Thinking of putting in one or two heirloom quince trees. Is there a market for them at the farmers markets? If so, what are the best heirloom varieties and what problems do they come with? Thanks all for the help!
The only way I’ve seen quince marketed anywhere is already processed into preserves (in jars). I certainly wouldn’t buy them raw and have never seen them sold at farmers markets anywhere.
They make great preserves though.
They’re really popular in Turkish and Russian communities, where the fruit is sold frequently in groceries stores there fresh. A Russian friend of mine just visited my orchard and saw my loaded quince tree and she totally lit up wanting them, because it’s something not available here but loved in her country. Not sure if there are any cultural communities where you live, but that might be your best bet. But also they like the varieties for fresh eating, OneGreenWorld and Raintree sells them.
I read comments on Facebook from a grower somewhere in Oregon (I think it was Willamette Valley). I cannot remember the details since it was more than a year ago but he had a lot of quince trees (surely it was more than 100) and was harvesting tons each year. If I remember correctly most went to alcohol, probably preserves too. The preserves are really delicious, the best I have had.
Restaurants sometimes use them in sauces, chutneys, and such. I would ask the staff at places with creative menus.
It depends on the local population. I used to see it in some stores in the Cleveland area growing up. My Armenian and Hungarian cousins have some kind of tart they make that vaguely resembles sweet potato pie in appearance (not color). Don’t remember what it is called. It was always served at holiday meals. Perhaps you can find an interested bakery?
quince fruit leather is the very best. so maybe a niche?
I live not far from DC and this area is heavily populated with people from all around the world. That is why I thought it may have some interest since I have not seen them anywhere.
Sounds as if only the newer varieties are desirable. Are the heirlooms no good? I have never eaten a quince and was looking for another product at the farmers market that no one else had.
People mainly from Eastern Europe would not care so much about the cultivar, as their recipes would accommodate many varieties. Quince are a rare find here in Portland OR, but my single tree and its hundreds of pounds are easily given away to Craigslist contacts. No money in that! I think there is more disease pressure back east for quince also.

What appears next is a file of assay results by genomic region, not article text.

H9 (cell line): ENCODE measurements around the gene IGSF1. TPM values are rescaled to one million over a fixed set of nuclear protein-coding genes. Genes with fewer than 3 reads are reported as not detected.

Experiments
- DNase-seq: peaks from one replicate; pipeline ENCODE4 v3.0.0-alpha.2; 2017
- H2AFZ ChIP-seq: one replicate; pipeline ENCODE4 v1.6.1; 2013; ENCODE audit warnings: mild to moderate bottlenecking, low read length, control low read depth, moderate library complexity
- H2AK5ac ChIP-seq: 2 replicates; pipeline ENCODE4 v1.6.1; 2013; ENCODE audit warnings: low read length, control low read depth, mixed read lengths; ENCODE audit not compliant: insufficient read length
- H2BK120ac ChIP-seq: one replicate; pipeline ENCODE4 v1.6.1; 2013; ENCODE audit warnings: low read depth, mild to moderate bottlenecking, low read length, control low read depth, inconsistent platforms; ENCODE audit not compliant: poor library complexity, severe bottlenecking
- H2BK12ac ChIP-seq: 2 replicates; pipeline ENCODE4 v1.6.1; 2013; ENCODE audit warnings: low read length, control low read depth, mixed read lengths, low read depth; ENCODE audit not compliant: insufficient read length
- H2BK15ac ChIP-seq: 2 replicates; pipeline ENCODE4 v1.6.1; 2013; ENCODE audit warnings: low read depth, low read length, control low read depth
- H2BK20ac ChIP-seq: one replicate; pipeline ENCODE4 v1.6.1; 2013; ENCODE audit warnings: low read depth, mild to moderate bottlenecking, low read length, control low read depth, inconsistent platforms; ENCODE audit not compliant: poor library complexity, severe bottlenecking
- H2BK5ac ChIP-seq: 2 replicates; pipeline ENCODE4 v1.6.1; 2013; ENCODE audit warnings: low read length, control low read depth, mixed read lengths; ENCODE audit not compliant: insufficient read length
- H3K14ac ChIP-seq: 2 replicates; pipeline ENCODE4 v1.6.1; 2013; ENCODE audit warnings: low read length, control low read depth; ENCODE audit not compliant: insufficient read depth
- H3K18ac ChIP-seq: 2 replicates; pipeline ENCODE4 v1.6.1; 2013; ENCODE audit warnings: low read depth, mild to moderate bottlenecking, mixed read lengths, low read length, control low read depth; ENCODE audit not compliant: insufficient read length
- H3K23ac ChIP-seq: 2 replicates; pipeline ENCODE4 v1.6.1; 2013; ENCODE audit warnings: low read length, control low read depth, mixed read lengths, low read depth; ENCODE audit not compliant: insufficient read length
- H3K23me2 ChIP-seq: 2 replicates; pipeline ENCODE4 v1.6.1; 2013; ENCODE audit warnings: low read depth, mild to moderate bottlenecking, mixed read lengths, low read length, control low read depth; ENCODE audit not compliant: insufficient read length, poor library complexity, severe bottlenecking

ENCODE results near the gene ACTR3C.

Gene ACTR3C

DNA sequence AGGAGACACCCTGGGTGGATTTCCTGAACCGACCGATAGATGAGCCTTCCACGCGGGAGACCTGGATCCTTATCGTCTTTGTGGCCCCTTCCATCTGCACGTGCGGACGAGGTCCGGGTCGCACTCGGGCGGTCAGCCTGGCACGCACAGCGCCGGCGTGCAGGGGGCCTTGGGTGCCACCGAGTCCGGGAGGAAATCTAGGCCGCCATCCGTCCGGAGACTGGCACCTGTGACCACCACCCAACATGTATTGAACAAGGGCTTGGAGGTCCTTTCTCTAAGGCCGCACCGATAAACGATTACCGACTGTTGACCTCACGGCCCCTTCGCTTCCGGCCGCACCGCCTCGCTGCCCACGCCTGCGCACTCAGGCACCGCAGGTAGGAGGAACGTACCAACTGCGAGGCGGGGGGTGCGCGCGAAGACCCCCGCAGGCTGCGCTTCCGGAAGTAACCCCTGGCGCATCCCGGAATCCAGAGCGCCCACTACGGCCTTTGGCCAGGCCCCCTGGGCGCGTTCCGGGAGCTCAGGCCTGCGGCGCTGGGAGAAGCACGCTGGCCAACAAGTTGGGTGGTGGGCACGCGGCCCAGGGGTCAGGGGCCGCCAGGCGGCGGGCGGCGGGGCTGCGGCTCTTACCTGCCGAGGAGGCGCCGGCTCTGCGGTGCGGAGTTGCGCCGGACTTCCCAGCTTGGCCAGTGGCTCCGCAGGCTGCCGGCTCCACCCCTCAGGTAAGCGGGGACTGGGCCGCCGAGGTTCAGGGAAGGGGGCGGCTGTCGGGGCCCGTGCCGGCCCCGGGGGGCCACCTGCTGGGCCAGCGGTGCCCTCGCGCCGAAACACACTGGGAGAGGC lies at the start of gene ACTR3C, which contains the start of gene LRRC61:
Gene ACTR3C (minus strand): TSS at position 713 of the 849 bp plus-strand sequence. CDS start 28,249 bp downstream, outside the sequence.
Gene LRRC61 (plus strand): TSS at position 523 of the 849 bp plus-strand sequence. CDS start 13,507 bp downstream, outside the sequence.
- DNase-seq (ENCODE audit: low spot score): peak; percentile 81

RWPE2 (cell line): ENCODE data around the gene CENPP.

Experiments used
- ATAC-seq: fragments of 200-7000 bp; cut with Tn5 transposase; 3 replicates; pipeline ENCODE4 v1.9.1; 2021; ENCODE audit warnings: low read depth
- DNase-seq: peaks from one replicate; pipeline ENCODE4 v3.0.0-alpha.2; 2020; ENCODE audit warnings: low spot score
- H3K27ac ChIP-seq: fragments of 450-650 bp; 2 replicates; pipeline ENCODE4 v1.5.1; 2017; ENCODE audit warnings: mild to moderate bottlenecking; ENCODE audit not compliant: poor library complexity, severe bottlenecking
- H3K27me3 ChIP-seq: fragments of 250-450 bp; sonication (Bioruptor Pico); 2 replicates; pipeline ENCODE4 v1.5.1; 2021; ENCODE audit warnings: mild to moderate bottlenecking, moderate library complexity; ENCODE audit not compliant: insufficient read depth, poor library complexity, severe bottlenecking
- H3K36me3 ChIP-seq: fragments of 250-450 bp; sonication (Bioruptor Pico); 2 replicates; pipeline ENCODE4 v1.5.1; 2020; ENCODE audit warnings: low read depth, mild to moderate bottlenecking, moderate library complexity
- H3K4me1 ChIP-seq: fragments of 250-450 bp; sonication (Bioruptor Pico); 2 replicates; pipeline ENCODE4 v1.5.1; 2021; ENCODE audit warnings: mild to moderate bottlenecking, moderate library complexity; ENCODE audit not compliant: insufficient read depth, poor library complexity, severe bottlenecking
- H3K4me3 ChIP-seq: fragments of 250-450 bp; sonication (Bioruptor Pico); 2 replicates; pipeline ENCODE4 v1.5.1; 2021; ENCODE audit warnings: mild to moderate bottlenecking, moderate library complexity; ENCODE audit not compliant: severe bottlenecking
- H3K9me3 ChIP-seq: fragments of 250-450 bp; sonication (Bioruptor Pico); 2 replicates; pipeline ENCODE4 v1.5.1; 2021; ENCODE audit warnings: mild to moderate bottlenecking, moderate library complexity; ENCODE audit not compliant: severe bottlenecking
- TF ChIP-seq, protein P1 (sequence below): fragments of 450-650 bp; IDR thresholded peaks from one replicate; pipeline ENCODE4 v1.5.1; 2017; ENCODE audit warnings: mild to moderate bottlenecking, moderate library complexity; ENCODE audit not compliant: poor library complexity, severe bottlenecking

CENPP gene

The quince ripen later than the farmer’s market season around here.
My neighbor, who likes making jams, canning, pickling, etc., has 2 quince in his backyard here in Arlington. This is their 3rd year in the ground I think and they each had 8-15 pieces of fruit on them at the start of the season. As I’ve watched them over the summer I’ve been surprised to see a fair number of bug issues and some rust or other disease on most of them. Between squirrels and those issues, I think he’s down to only a couple left. I’m not sure when they’re ripe, but hopefully he gets those last ones to try. I was surprised since they are so hard I thought they would be like my Harrowsweet and Seckel pears that don’t have too many troubles. But neither he nor I really spray (I do a little surround in spring), so maybe it is an easy fix and quince just need a little protection to do okay.
In terms of interest, I know he said he has seen them at one of the farmers markets in town (probably either Courthouse or Columbia Pike) and they sell out. I think they’re only available one or two weekends. Since they sell out I expect people who like them are on the lookout for them each year or maybe even alerted via an email newletter, etc. that a lot of the growers seem to have. If I see him around in the next day or two I’ll ask him about it.
If you have restaurants or even cafes that do seasonal creative specials, try contacting the chef during slow hours. My husband is a chef and they ordered quince at his restaurant last year and made amazing puff pastry quince tarts. Better than apple crisp. It makes my mouth water just remembering they sold out of them quickly and sadly could not find anymore quince to buy after that first batch.
I know you mentioned farmers markets. The chefs i know try to get to the markets here but are often too busy. Contacting them could be a good option to gauge interest.
A Latina gal knocked on the door today, she recognized the fruit and wanted some to make membrillo. There is Hispanic interest in quince.
Still 2 or 3 weeks away from being ripe here.